Tea party's one goal starts to fracture the GOP

Updated: Thursday, September 19, 2013
Tea party
KALAMAZOO, Mich. (NEWSCHANNEL 3) - 12 days and counting to see if the right-wing opposition to the Affordable Care Act will bring about another government shut down.

Tonight in Tom's Corner, Tom Van Howe says it's another risky act in the world of high-stakes political theater.

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It seems almost too incredible. The Republican Party here in Michigan and in Washington gauges what it does out of fear of the tea party.

Not because the tea party has so many members, but because it has oodles and oodles of money.

Money it is willing to spend when the least bit offended by a candidate here or there who steps over a line drawn by the tea party.

Remember Senator Tom Casperson? He's the conservative Michigan Republican from the U.P. who finally switched his vote two weeks ago so the State Senate could pass Medicaid expansion.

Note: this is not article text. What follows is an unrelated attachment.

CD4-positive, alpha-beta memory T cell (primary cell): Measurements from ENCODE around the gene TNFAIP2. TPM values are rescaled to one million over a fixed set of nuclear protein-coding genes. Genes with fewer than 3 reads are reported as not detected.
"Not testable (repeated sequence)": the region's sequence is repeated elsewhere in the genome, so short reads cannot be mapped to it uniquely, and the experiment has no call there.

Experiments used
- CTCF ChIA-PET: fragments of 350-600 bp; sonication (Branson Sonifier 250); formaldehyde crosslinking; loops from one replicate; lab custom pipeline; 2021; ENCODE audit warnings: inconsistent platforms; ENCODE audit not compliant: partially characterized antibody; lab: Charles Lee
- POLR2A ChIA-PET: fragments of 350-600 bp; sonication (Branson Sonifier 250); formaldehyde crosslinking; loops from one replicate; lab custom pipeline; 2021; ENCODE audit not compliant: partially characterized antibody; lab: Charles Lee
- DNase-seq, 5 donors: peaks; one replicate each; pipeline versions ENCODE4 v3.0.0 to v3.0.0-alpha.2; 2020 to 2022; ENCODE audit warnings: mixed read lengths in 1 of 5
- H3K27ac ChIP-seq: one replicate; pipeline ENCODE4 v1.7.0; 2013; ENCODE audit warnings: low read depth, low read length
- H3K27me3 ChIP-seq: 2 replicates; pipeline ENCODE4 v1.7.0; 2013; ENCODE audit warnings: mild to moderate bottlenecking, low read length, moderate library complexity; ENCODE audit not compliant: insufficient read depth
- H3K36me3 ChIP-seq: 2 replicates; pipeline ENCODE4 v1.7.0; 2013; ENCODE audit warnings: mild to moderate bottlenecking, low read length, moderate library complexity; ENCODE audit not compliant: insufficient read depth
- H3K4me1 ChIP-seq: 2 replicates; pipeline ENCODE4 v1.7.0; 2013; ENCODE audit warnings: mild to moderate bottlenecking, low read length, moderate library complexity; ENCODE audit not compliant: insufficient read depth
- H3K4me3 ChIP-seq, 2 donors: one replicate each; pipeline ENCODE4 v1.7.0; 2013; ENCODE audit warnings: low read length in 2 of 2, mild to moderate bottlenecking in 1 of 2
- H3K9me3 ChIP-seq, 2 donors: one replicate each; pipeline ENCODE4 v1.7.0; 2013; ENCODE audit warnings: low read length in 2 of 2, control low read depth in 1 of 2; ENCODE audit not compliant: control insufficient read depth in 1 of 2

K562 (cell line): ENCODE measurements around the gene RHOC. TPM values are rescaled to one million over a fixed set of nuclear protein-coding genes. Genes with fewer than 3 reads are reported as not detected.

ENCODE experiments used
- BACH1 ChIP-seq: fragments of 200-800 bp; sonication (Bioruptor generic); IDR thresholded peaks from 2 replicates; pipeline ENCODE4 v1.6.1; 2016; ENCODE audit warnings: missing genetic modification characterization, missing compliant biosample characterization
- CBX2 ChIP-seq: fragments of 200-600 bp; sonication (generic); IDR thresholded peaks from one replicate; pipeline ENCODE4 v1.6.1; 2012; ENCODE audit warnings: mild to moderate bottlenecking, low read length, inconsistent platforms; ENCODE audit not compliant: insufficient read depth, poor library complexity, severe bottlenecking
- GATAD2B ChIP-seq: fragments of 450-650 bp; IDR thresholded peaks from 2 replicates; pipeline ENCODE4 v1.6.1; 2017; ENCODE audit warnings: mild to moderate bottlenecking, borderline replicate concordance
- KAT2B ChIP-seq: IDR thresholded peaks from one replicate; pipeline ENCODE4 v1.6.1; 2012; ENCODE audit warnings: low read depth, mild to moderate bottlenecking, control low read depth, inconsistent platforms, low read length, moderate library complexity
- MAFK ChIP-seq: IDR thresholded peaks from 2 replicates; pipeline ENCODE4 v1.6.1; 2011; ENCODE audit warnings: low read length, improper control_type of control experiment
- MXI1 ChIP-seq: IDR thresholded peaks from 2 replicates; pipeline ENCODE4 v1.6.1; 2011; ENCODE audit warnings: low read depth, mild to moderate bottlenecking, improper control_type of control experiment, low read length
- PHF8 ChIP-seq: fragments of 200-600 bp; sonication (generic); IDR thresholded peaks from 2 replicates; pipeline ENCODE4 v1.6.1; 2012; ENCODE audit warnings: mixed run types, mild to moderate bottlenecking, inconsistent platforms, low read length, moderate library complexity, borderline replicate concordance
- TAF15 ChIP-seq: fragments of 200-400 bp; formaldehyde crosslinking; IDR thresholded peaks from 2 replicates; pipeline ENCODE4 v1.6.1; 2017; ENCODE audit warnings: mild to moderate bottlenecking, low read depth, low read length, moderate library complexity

Well, that extra healthcare is a part of the Affordable Care Act.

That means Obamacare.

As a result, Casperson is already being targeted by the tea party.

Congressman Aaron Schock is a conservative Illinois Republican who two years ago voted to increase the debt ceiling and last year said 'yes' to a last-minute spending bill to avoid a government shutdown.

He, too, is being targeted by his friends in the tea party. So are ten of his colleagues.

The tea party is funded by people like Americans For Prosperity,  a Koch Brothers enterprise, and by less transparent groups like the Club For Growth, or the National Liberty Federation, and others, who don't have to tell us where their money comes from.

As noted in the New York Times yesterday, these people—these right-wing conservatives—are now spending more money attacking Republicans than Democrats are. Imagine that!

Forget the fact our economy is still on shaky ground, that our middle class is disappearing, that our educational system stacks up poorly against other wealthy countries, or that we have a host of other problems at our feet.